Muhly and friends do the cabaret thing, fabulously, at LPR
Nico Muhly has been a fixture in New York City for years but the 32 year-old composer seems to be everywhere this fall. He has recently collaborated with the New York City Ballet and written incidental music for the current Broadway revival of The Glass Menagerie.
As the Metropolitan Opera prepares for the U.S. premiere of Muhly’s Two Boys Monday night,, the composervcurated and hosted an evening at Le poisson rouge Thursday evening, in conjunction with the Met.
The evening was largely in celebration of Benjamin Britten’s centennial year, but also proved a canny piece of marketing for Two Boys. Featuring singers in the current Met production of Britten’s A Midsummer Night’s Dream, the program of Britten, Purcell, Handel, and Muhly, highlighted the idea of inspiration and collaboration across eras and geographic borders.
Muhly’s spiky-haired enthusiasm and energy are seemingly endless and, while giving the audience tidbits of information between the works, also contagious. Muhly’s admiration and love of Britten was not only plainly apparent on his face as he talked about him, but also in his music, as if the two composers were co-curating the event.
Selections from Britten’s Cabaret Songs proved the perfect opener and LPR was just the right space for it. Soprano Patricia Racette took the stage and commanded it, acting brilliantly over the top, and singing about love to all the concertgoers over their drinks. Her performance was fabulous, alternating easily between a chesty low-range sprechstimme, and full-blown Met stage Puccini volume. She had the audience in her palm.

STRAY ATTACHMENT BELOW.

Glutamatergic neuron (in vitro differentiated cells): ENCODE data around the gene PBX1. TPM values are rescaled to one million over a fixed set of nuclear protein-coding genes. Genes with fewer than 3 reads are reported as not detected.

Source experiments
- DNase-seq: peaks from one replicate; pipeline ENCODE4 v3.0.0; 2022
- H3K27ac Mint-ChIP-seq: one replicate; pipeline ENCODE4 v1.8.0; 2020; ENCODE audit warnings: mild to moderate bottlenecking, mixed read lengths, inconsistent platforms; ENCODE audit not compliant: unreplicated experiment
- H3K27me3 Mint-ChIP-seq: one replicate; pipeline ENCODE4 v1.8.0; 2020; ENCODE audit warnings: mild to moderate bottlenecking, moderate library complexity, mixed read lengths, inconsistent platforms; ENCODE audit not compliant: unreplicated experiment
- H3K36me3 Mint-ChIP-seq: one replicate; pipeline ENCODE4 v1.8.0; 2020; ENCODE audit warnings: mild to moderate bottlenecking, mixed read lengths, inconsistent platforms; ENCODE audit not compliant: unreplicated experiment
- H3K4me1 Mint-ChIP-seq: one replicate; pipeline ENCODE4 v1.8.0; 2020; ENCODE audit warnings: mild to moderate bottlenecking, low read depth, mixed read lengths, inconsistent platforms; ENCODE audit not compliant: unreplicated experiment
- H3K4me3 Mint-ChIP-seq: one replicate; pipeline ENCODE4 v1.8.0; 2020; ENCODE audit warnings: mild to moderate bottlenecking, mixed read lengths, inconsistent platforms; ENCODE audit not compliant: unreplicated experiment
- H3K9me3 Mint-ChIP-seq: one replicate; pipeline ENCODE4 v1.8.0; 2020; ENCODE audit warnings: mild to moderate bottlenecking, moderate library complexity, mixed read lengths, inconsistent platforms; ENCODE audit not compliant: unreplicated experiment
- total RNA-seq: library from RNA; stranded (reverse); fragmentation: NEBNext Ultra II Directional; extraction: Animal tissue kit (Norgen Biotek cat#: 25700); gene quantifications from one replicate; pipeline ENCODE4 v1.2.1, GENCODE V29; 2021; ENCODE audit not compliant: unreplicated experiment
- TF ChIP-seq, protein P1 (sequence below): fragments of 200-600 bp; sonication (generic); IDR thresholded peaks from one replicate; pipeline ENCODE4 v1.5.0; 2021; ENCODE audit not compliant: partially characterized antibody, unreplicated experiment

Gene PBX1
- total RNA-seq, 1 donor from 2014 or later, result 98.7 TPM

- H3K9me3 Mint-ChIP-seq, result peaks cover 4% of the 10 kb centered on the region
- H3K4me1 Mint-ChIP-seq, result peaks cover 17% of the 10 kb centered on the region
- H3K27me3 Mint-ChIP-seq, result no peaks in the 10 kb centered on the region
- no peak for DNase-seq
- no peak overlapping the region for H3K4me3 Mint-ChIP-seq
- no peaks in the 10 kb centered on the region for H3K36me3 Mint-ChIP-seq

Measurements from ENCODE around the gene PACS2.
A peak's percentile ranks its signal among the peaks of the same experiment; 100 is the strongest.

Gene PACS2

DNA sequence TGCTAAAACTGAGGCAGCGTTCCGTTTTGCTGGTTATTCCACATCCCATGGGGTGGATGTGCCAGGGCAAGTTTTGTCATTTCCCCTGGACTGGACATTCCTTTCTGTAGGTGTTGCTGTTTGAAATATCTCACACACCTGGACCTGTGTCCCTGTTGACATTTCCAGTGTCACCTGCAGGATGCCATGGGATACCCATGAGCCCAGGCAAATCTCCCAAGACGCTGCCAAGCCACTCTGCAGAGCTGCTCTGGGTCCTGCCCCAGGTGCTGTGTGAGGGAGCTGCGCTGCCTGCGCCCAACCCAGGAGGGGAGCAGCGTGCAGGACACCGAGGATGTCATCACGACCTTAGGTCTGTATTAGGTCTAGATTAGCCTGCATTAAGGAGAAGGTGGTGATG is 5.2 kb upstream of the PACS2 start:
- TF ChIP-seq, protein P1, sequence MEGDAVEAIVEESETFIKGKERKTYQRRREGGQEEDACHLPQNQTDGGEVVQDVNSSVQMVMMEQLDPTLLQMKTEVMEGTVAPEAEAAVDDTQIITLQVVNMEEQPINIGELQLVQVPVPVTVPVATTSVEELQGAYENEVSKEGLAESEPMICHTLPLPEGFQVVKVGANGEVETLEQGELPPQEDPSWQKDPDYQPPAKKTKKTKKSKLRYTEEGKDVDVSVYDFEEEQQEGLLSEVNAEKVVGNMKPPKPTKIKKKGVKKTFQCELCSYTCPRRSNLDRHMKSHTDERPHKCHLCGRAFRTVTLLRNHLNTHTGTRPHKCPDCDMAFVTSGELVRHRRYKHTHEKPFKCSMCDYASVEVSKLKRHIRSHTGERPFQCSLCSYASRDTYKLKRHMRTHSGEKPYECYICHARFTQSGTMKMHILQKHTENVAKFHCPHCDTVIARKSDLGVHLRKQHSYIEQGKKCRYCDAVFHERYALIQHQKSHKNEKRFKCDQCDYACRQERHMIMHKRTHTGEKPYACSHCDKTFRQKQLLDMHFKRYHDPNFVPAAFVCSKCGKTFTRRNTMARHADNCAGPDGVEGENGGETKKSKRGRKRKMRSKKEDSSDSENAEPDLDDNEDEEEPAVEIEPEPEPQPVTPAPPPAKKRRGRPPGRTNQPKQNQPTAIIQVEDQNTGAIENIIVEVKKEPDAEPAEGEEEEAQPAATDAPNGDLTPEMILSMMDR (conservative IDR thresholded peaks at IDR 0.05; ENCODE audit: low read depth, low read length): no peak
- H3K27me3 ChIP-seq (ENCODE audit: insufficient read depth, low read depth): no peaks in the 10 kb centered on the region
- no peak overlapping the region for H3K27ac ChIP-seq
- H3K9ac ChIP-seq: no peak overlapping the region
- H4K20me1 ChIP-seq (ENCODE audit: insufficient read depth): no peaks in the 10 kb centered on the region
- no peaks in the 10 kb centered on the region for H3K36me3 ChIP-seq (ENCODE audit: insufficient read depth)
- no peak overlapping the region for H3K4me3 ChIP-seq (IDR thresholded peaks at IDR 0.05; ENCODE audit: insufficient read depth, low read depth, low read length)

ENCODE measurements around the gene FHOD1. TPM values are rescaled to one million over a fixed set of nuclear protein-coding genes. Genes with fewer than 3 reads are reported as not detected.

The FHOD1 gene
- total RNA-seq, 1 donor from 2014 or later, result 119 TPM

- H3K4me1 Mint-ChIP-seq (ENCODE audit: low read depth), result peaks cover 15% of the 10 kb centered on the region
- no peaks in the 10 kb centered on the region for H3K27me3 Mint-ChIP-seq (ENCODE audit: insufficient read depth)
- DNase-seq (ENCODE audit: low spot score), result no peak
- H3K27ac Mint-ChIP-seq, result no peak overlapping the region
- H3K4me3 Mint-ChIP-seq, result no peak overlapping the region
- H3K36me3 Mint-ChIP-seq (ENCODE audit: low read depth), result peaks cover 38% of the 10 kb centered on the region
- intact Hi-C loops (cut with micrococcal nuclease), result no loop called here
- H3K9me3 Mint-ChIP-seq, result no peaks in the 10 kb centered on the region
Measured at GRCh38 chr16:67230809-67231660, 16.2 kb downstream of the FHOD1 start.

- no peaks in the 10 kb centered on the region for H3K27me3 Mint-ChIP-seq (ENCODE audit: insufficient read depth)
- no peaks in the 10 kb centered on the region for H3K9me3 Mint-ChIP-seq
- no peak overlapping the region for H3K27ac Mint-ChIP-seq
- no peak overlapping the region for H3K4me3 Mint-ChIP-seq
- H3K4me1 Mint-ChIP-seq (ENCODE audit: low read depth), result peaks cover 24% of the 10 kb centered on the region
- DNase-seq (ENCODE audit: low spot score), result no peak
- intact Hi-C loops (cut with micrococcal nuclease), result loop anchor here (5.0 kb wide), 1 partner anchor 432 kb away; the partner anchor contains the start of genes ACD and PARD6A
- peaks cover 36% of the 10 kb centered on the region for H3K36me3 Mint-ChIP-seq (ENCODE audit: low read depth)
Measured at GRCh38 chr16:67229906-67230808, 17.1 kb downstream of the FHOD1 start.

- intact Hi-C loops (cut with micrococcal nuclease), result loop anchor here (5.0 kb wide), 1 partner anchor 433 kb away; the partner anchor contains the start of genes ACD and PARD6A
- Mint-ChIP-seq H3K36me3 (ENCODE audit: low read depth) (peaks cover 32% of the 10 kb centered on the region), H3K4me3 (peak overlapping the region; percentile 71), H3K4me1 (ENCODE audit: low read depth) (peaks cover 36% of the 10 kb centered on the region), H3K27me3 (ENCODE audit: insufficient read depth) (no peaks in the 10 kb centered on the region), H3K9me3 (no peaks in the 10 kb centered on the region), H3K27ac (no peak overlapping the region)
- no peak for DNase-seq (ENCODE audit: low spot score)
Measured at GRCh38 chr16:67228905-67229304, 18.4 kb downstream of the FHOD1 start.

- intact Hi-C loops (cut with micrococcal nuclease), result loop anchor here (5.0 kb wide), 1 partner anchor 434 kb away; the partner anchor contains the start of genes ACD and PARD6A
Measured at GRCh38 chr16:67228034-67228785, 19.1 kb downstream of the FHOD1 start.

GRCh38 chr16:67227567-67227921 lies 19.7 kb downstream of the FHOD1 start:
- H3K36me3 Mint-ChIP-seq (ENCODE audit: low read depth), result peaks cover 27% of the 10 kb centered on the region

Kathleen Kim followed, singing two of her arias from A Midsummer Night’s Dream. The role of Tytania could not be more perfect for Kim’s voice, and she shone as brilliantly at LPR as she does on the Met stage, as did countertenor Iestyn Davies who sang Oberon’s aria “I know a bank.”
Pianist Dan Saunders, an assistant conductor at the Met, performed the reductions with such grace and ease one almost didn’t miss Britten’s colorful orchestrations.
As Muhly impishly told the audience, Britten was highly influenced by Henry Purcell. Joseph Kaiser, another Midsummer colleague, sang “Sweeter than roses” and Kathleen Kim again took the stage for “Hark, the Ech’ing Air”, both Purcell songs as realized by Britten. The ease from which they transitioned from Britten to Purcell was perhaps the truest testament to the similarities and influence between the two English composers.
But the real gem of the evening was Nico Muhly and Iestyn Davies performing Muhly’s own Four Traditional Songs.
There is always something intangible about the work of truly great composers. Listening to Muhly’s music, and as the audience became completely silent and still, one got the sense that we were in the midst of someone remarkable, and not unlike Britten in his mastery. The songs were simple – the vocal line repeated the folk melodies, while the piano part subtly ebbed and changed, a technique that can be found in many of Britten’s folk song arrangements. But the effect from Davies and the composer was mesmerizing, and Muhly’s kinetic electricity poured out of him, even in the quietness.
LPR is the perfect setting for someone like Muhly – edgy and hip, but always reverential to the music. Muhly is the kind of musician that will gush over Britten’s realizations of Purcell so much that you forget he’s collaborated with pop musicians like Sufjan Stevens and Glen Hansard. Drinks in hand (quite literally as the case with Iestyn Davies during his aria), the evening could not have offered more perfect advance publicity for Nico Muhly’s Two Boys at the Met, beginning next Monday.